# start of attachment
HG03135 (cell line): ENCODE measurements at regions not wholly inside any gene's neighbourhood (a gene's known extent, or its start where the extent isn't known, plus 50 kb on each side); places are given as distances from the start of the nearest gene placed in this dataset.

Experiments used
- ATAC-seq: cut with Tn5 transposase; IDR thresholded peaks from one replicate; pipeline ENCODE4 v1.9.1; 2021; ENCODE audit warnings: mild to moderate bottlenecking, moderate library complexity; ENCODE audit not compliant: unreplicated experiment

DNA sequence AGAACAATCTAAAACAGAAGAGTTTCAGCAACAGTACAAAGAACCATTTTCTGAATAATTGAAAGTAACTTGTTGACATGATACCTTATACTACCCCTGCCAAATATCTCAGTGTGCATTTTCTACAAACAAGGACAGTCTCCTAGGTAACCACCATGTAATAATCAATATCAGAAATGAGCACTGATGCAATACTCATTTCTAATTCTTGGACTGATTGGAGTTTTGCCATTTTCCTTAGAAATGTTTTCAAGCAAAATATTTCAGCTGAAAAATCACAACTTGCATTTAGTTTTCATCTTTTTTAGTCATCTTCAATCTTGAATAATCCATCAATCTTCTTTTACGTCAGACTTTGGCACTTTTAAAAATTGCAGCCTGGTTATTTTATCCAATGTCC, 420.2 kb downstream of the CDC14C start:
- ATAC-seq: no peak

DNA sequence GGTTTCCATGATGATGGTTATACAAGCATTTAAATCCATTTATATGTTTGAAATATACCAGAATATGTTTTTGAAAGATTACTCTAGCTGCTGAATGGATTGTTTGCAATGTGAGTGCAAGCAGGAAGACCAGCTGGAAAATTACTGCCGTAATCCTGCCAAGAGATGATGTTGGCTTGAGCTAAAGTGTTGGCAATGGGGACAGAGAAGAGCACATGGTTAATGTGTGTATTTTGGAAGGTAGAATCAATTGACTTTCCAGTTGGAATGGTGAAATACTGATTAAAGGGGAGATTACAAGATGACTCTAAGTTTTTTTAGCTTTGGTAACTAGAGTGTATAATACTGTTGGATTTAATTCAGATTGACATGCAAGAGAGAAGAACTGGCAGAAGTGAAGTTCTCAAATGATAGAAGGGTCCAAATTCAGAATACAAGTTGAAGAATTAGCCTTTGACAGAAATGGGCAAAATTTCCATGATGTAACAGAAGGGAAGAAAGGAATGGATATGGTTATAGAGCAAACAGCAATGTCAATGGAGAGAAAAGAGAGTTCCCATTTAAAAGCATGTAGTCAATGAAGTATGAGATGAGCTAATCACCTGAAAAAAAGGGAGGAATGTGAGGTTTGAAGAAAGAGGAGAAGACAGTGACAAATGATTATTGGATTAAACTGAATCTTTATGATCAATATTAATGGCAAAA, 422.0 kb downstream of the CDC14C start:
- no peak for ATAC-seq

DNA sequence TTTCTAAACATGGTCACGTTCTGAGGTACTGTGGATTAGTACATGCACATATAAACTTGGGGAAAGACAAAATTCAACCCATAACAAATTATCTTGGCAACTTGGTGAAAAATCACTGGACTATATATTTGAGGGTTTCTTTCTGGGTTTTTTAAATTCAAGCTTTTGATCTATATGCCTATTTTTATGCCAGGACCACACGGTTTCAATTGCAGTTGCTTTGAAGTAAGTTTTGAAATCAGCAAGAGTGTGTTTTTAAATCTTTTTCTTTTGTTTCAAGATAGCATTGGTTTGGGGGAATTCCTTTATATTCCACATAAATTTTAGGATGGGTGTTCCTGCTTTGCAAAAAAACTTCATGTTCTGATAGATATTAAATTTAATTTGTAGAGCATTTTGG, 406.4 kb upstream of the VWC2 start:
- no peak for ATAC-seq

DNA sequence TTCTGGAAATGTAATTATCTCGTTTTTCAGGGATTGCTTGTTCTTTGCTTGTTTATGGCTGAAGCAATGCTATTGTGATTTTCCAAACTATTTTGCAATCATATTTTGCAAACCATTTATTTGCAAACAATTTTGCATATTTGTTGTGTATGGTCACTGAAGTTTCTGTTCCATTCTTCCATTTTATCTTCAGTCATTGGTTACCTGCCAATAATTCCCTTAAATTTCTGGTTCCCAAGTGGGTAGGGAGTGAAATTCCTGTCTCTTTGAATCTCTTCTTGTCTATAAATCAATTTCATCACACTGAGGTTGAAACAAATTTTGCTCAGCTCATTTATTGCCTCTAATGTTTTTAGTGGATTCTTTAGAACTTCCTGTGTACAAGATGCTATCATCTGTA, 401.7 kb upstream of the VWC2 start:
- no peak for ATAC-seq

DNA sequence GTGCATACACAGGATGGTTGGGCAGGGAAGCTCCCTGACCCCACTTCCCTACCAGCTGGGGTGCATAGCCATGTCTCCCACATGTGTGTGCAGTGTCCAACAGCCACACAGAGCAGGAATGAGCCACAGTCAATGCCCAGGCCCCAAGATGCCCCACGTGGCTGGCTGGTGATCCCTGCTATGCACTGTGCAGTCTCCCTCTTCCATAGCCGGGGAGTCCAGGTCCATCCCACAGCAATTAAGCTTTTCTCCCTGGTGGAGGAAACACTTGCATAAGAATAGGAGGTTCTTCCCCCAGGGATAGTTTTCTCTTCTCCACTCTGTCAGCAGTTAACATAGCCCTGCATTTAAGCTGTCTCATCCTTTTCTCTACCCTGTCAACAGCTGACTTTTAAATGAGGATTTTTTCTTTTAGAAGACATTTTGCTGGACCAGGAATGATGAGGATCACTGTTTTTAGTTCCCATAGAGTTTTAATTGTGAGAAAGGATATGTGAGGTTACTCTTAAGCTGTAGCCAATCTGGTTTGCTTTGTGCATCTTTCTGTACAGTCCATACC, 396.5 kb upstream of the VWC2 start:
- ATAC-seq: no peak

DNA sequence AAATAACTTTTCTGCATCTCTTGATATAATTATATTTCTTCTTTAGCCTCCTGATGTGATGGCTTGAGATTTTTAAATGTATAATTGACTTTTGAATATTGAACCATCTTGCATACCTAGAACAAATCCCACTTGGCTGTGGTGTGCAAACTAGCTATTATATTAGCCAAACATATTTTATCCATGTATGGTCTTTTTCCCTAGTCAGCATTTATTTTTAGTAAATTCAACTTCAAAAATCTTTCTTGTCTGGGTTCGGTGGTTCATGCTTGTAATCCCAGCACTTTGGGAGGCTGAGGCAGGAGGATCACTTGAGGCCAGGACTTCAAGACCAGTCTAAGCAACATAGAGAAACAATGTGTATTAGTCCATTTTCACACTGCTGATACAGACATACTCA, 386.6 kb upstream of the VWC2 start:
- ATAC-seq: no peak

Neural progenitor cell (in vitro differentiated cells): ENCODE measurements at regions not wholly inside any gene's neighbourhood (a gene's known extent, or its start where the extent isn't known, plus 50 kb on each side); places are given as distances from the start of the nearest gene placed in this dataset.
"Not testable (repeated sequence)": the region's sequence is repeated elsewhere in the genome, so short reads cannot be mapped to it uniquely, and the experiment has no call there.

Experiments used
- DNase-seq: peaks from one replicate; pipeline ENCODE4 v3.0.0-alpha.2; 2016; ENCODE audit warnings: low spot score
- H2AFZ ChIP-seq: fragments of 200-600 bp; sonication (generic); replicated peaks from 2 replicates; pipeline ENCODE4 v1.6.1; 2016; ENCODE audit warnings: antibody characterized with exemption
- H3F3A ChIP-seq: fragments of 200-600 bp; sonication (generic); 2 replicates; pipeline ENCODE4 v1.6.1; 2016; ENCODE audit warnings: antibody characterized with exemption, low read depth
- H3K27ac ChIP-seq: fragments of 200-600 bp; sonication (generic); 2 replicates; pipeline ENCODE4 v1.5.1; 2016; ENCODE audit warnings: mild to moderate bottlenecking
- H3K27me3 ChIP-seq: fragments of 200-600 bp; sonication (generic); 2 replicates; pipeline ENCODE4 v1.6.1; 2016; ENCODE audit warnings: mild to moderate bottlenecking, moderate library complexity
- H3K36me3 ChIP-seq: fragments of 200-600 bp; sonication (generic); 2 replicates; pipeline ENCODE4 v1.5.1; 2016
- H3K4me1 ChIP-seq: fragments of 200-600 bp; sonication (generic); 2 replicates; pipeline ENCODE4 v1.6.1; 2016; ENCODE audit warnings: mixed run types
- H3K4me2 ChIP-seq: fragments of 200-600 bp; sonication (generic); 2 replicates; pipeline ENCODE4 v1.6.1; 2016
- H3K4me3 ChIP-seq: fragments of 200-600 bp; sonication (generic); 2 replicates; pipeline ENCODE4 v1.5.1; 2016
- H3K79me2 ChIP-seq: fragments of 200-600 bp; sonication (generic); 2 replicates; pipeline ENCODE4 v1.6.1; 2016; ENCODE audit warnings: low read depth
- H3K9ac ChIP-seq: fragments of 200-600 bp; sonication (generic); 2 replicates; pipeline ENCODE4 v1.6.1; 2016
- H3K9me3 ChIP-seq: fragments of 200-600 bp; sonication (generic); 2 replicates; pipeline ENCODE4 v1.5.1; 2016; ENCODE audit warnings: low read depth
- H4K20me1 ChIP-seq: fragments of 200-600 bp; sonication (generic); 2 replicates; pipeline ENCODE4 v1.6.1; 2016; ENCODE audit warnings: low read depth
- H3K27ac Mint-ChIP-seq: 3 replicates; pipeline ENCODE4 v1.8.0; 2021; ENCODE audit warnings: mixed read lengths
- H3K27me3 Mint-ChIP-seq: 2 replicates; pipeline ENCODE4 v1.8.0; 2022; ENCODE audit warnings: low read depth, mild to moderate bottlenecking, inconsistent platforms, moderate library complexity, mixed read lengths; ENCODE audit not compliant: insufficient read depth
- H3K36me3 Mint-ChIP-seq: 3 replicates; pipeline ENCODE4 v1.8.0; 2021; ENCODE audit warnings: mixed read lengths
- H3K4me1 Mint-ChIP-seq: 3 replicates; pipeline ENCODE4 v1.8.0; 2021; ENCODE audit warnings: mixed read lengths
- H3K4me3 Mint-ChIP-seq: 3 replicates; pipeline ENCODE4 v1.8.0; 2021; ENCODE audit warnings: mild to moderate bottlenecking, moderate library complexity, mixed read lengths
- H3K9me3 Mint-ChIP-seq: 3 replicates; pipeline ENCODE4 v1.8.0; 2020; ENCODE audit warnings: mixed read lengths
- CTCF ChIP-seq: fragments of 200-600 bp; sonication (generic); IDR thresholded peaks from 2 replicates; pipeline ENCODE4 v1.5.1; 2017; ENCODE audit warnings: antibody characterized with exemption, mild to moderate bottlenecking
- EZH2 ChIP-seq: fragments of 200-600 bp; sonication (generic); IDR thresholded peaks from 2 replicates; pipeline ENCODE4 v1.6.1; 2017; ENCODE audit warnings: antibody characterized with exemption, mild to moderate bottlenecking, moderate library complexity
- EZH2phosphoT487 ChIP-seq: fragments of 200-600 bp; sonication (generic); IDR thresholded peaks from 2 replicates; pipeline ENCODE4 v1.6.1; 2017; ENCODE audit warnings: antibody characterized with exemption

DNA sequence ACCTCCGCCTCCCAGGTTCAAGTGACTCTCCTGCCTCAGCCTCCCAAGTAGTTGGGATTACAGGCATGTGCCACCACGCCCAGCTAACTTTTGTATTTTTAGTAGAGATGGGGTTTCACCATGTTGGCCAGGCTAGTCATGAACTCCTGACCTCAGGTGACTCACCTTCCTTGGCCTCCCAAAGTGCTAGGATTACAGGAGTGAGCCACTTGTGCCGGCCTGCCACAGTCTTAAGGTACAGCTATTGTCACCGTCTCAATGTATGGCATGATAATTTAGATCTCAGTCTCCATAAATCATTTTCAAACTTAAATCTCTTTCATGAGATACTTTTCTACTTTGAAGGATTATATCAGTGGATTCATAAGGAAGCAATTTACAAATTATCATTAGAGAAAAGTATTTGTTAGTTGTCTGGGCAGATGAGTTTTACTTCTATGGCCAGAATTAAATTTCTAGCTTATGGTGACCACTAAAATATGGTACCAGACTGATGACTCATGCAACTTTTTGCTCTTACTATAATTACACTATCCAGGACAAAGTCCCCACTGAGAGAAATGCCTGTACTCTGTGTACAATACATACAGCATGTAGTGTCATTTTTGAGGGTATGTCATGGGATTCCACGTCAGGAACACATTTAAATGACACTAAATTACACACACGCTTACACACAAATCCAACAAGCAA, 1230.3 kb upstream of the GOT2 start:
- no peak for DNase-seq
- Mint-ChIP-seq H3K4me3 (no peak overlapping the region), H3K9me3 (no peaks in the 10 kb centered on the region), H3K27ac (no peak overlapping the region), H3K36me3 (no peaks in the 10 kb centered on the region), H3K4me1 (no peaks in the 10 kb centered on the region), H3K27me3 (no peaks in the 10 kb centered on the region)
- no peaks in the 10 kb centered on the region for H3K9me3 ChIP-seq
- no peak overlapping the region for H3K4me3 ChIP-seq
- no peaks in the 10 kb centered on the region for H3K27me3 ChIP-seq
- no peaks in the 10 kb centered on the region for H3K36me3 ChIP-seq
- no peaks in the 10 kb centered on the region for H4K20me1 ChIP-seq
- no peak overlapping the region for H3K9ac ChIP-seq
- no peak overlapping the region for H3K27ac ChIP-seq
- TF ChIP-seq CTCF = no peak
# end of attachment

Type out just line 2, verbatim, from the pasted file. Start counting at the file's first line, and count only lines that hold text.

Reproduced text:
Experiments used